About Jake Miller

Mr. Jake Miller teaches middle school history near Harrisburg, PA. He is the 2016 National History Day Pennsylvania Teacher of the Year and a 2017 NEA Foundation Teacher of Excellence. His articles have appeared in The Washington Post, The Guardian, WeAreTeachers, and several other periodicals, but Miller has called TER home since 2012.

I will never forget the most tragic moment in one of my students’ lives. It was the first year I taught, and he was in my homeroom. Nobody expected him to be there that day. Why? Both his parents died in a car accident the day before.

And, then – there he was. The first kid walking into homeroom. Like it was any other day.

“What are you doing here?” I asked, surprised.

“I didn’t know what else to do,” he replied, “so I just wanted to act as normal as possible.”

“Well, you’re welcome to do whatever you want here, brother,” I said, as I approached him. “Today is your day.”

His response was almost knee-jerk speed: “Is it okay if I stay in your class for the day?”

“Not a problem at all,” I said. “Let me just call the office.”

I turned to the phone, but not before he could latch onto me. This 9th grader, a star on the football team, grabbed me like a running back and planted his face into my shirt and bawled.

I turned around and I hugged him.

In some schools, that could get me in trouble. Penalized. Fired.

Is that the type of student-teacher relationship we want to promote?

In some schools, that could get me in trouble. Penalized. Fired. Click To Tweet

I think the proper answer to this question – and the question posed in the article’s title – has plenty of complexities. But, just like any other major complexity we examine in education, I feel I have a few things to consider in permitting students and teachers to share an embrace.

  1. The student should initiate
    While sometimes I ask kids “do you need a hug?”,  I’ve never hugged a kid who hasn’t hugged me first.
  2. Think like a parent
    Now that I’m a parent, my son goes to a day care school. I want his teachers there to be able to give him hugs. When he trips and falls (which I’ve previously noted he does often), a hug is what resets him emotionally. If you don’t think we as adults don’t need that as well, you’re probably a hermit. That said, if my kid comes home everyday to say that a teacher hugs him, I’m going to inquire about it – not poignantly, just curiously.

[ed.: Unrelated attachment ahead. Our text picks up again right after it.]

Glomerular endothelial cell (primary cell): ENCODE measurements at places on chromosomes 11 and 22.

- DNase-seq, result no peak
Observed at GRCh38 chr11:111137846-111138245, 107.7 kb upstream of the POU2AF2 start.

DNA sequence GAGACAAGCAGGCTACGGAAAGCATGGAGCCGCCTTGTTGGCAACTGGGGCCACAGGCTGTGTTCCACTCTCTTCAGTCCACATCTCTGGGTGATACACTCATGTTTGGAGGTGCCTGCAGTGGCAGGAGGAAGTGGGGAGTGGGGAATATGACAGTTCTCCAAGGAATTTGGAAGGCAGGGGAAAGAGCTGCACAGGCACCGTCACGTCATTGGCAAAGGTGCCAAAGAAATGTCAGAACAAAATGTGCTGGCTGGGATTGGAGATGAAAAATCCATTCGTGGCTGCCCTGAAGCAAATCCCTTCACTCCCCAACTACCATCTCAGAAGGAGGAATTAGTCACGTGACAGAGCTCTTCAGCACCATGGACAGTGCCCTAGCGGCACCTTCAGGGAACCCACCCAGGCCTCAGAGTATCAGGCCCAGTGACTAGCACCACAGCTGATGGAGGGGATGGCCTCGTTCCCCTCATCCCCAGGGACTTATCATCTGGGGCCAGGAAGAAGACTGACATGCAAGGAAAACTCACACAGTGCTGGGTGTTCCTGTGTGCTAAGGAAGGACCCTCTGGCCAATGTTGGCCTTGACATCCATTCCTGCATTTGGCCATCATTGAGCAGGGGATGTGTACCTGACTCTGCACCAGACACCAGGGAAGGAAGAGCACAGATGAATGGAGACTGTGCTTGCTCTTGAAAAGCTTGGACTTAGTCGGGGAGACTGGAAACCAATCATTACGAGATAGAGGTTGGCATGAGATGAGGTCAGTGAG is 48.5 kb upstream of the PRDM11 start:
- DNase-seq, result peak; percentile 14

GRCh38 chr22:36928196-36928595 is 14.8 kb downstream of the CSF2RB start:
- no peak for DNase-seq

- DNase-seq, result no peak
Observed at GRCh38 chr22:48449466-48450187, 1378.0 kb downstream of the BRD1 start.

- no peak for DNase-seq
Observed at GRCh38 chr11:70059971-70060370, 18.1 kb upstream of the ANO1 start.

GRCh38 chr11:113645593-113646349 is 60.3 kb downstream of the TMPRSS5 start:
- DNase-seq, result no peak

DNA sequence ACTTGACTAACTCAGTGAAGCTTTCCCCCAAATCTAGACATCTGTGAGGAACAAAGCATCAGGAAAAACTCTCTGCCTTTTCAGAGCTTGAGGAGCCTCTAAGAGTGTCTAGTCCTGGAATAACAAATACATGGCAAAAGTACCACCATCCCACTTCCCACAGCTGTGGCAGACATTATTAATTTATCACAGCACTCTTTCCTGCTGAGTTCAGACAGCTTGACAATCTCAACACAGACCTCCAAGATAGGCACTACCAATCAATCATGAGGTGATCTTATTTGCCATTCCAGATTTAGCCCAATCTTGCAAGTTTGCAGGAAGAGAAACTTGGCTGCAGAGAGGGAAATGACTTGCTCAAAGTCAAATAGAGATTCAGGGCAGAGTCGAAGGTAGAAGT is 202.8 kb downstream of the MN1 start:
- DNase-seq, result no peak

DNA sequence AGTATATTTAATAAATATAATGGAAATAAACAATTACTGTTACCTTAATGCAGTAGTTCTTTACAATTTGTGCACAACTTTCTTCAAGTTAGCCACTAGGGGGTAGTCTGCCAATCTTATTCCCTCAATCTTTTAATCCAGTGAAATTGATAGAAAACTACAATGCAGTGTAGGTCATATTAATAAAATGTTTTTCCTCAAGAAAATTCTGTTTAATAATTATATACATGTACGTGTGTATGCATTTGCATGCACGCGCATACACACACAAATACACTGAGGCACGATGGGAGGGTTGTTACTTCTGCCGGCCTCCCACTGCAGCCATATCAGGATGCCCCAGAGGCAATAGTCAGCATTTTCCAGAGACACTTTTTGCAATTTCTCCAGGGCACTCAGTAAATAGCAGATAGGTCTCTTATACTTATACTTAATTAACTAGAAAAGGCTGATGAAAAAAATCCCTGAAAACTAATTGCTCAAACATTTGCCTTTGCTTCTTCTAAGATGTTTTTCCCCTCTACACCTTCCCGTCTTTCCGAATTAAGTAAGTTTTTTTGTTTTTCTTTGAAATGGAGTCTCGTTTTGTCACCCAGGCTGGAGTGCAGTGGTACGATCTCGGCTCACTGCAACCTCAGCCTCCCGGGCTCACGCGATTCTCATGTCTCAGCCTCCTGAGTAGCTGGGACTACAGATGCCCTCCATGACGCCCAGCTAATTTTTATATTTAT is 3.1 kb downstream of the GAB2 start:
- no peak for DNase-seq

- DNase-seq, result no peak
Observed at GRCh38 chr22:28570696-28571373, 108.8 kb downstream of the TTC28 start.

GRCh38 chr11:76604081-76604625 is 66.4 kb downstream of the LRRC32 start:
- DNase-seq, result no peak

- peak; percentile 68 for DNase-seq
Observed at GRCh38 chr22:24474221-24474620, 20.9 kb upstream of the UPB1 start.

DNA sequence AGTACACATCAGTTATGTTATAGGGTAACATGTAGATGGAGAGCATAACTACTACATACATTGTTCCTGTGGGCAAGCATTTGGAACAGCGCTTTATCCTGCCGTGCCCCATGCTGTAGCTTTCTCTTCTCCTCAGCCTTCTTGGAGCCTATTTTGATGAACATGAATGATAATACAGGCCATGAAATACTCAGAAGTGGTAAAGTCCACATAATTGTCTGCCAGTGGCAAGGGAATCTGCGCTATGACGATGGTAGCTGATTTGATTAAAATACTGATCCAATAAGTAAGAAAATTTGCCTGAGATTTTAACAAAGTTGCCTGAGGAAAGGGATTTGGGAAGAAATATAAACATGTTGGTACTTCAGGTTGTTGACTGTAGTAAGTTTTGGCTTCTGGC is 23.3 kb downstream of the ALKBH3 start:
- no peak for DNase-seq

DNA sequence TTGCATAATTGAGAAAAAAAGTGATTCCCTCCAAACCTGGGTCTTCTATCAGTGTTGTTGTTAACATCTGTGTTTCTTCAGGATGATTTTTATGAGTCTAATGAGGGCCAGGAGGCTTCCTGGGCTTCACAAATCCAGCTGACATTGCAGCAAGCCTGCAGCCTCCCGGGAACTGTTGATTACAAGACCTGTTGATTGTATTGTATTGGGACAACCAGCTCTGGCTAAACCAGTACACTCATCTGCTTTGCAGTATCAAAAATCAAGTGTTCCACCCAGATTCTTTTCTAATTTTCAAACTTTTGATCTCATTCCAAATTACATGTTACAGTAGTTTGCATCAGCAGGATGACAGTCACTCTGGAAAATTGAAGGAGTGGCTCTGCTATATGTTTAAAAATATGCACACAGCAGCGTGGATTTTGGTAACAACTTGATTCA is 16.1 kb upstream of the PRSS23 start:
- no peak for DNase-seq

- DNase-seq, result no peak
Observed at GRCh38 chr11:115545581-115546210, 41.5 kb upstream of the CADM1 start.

3. It’s situational
    An article from Ed Week quotes a supervisor from UC-Davis who says “when a kid comes up to hug you, you throw them a high-5.” I’m sorry, but if I threw the aforementioned student a high-5, I’d be the most insensitive teacher in a classroom that day. I’ve hugged kids when they’re down. I’ve hugged kids in congratulations. I’ve hugged kids when they thank me, or see me in the grocery store. That said, if a teacher greets a student with a hug in a room by themselves, that’s suspicious and malicious.
  4. It’s relational
    I’ve moved from 7th to 8th grade this year, so I have a nearly 50 of the same students. It’s not surprising that I’m pretty close with those kids; one of them – a young lady – came in about a week ago and said, “Mr. Miller, I’m just down in the dumps today… can I have a hug?” This child is like a little sister to me, and I probably talk with her parents every couple of weeks. In front of all the students, I used this as a teachable moment and said sometimes a hug is all we need. Simple as that.
  5. Do what makes the student feel comfortable
    The Atlantic Magazine featured a story from a teacher who moved to a school of at-risk and sexually abused children. He noted the double-edged sword he faced: some students have awful memories of being touched by adults in power, while there’s also the importance of showing the healing component of a hug.
  6. Do what makes you feel comfortable
    WeAreTeachers ran a grassroots article asking teachers what they thought was appropriate regarding hugs. The answers, as I’m sure you could ascertain, were as varied as our lesson plans are each day. Do not just what makes the students comfortable, but you as well. If a kid asks for hugs too often, you need to curtail that.
  7. Know that the double-standards are bountiful
    As a young man, it’s culturally awkward to hug the young ladies. An experienced female teacher would not be as questioned in that type of action, mostly because we don’t hear about them as child predators. Additionally, if a teacher is attractive, that might be disarming and cause more reasons for students to seek unnecessary hugs. That needs to be quashed immediately. There’s a huge fear of child predators in the classroom, and the fear is not unfounded.
  8. Think like the other student
    If kids assume that your hugging one of their peers is odd, you might need to stop for a second and ask yourself why that’s the perception. It might violate the comfort of the student, be too regular and scripted, be too much.

As teachers, it’s no secret that many of us refer to our students as “our kids.” Our heart is not just in our classroom, but in our classroom to serve our students. Sometimes we feel like a surrogate parent or older sibling to the student and providing proper care for them. Even, at times, with a hug. But these children are not our kids, and the balance between carefully respecting their and their parents’ boundaries is paramount.

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That said, sometimes a kid just needs a hug. And I’m not afraid to give them one.

Neither do I want my son to be afraid to hug the amazing teachers who will change his life. Someday they might need that hug more than he does.

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